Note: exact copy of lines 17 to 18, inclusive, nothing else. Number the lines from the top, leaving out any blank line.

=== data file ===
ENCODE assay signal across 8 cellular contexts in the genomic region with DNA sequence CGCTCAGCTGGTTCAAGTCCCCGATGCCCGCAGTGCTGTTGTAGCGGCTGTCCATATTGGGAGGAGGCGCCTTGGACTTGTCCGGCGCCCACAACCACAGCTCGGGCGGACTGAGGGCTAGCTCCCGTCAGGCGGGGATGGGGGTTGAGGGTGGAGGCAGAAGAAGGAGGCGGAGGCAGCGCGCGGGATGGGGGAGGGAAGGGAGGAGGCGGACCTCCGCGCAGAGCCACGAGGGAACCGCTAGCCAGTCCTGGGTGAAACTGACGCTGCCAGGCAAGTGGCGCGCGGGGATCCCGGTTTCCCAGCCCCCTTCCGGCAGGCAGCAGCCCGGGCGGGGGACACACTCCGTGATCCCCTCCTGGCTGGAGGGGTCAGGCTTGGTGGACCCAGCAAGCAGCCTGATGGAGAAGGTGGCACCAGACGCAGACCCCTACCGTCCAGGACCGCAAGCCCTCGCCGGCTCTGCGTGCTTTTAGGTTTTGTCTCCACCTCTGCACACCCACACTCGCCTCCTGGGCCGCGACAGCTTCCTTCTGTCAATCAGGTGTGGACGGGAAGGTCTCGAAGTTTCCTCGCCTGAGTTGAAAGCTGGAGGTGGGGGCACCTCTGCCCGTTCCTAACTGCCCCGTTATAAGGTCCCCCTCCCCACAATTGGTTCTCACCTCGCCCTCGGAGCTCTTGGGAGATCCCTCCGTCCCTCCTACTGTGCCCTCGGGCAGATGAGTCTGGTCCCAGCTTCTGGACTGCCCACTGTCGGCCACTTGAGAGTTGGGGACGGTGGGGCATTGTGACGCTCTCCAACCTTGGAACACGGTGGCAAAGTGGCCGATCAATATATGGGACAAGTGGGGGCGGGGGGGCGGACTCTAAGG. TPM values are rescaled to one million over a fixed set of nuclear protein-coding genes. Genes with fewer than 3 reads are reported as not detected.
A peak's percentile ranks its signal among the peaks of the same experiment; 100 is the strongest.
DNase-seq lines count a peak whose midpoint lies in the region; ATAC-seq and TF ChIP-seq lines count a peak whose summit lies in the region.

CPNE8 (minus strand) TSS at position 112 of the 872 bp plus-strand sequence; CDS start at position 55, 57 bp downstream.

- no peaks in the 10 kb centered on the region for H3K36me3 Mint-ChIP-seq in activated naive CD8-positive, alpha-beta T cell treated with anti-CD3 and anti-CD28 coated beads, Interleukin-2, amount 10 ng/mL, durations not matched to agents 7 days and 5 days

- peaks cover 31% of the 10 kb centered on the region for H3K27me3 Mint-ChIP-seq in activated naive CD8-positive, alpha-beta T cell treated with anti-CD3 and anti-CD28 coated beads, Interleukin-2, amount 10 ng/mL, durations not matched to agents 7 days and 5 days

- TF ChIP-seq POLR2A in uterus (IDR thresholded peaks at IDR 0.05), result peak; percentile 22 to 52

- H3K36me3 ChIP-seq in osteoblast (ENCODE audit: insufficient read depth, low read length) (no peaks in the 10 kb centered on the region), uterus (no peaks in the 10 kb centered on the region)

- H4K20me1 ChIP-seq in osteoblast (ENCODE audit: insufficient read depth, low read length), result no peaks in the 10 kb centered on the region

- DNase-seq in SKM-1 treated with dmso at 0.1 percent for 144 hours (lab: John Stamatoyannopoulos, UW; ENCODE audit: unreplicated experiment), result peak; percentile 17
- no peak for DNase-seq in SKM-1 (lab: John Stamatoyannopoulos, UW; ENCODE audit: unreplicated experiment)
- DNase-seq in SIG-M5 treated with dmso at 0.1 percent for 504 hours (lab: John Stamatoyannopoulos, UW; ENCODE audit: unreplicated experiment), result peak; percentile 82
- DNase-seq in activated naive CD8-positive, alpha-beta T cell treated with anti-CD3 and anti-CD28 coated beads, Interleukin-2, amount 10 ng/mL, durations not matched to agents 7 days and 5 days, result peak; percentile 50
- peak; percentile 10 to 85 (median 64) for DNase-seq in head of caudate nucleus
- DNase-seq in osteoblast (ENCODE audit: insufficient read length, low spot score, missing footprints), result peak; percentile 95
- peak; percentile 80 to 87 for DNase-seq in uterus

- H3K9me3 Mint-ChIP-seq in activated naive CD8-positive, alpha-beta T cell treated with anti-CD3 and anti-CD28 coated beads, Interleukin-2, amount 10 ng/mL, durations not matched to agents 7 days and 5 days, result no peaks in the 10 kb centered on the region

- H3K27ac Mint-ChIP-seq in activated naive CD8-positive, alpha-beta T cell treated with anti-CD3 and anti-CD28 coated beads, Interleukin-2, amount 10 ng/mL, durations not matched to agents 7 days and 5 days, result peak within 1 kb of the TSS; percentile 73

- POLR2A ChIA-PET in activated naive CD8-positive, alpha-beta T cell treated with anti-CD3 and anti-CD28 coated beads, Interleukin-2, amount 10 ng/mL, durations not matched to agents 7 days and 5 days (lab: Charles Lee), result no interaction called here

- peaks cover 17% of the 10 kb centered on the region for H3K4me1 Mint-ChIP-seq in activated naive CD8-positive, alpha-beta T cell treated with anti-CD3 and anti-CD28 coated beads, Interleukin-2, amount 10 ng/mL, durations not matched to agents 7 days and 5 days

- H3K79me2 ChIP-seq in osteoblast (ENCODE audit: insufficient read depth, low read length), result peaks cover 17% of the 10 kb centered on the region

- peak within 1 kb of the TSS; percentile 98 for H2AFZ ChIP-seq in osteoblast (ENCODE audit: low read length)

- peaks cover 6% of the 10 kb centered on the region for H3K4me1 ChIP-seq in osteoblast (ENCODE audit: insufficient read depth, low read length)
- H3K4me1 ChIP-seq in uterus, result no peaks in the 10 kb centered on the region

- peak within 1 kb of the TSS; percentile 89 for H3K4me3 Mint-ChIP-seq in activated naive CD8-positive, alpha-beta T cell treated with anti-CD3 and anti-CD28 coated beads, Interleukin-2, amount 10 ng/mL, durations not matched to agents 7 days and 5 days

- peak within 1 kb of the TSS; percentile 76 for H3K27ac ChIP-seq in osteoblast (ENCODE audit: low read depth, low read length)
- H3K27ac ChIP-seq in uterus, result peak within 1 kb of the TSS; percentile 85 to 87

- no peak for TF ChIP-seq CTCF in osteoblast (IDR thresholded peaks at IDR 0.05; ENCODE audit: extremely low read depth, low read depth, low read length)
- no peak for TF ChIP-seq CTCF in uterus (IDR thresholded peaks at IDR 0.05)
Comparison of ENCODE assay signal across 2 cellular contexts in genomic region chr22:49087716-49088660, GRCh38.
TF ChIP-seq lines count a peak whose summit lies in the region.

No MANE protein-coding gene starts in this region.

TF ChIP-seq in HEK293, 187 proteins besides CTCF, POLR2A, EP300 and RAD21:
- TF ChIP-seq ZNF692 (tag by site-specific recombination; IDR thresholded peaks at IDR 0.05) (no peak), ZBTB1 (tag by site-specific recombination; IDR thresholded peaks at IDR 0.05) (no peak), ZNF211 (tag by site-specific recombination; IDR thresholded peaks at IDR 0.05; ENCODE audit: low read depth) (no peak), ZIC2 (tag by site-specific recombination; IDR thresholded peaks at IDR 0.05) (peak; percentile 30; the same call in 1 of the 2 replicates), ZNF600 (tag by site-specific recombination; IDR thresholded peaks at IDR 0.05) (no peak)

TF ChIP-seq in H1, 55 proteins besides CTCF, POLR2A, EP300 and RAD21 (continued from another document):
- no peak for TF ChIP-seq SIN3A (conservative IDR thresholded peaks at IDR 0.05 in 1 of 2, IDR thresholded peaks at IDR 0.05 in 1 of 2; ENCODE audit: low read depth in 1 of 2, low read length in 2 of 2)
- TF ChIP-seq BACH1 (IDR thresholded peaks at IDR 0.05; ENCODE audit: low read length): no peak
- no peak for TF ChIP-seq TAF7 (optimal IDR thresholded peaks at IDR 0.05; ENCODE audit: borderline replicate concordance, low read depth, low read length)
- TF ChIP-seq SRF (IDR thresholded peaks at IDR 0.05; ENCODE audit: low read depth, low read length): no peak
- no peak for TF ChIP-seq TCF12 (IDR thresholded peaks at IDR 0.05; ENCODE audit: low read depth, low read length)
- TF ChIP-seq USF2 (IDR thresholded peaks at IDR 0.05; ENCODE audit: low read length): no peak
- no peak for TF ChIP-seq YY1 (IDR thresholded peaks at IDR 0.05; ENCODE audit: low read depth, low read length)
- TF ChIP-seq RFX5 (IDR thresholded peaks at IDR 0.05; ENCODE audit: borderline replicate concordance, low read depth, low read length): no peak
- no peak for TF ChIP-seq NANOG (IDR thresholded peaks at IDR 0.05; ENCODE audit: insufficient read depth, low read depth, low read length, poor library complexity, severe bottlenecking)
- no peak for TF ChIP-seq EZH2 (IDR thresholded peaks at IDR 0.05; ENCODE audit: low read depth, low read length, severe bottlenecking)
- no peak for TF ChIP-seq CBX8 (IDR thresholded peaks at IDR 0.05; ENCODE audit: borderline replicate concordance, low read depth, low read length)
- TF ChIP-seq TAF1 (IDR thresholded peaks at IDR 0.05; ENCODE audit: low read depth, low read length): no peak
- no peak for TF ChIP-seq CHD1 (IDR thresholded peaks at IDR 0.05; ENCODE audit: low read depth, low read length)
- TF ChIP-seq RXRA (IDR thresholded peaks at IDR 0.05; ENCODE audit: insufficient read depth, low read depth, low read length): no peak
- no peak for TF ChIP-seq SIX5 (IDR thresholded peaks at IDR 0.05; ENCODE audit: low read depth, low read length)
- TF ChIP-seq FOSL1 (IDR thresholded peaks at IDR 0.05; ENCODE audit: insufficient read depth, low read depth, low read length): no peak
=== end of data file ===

- H3K9me3 Mint-ChIP-seq in activated naive CD8-positive, alpha-beta T cell treated with anti-CD3 and anti-CD28 coated beads, Interleukin-2, amount 10 ng/mL, durations not matched to agents 7 days and 5 days, result no peaks in the 10 kb centered on the region

- H3K27ac Mint-ChIP-seq in activated naive CD8-positive, alpha-beta T cell treated with anti-CD3 and anti-CD28 coated beads, Interleukin-2, amount 10 ng/mL, durations not matched to agents 7 days and 5 days, result peak within 1 kb of the TSS; percentile 73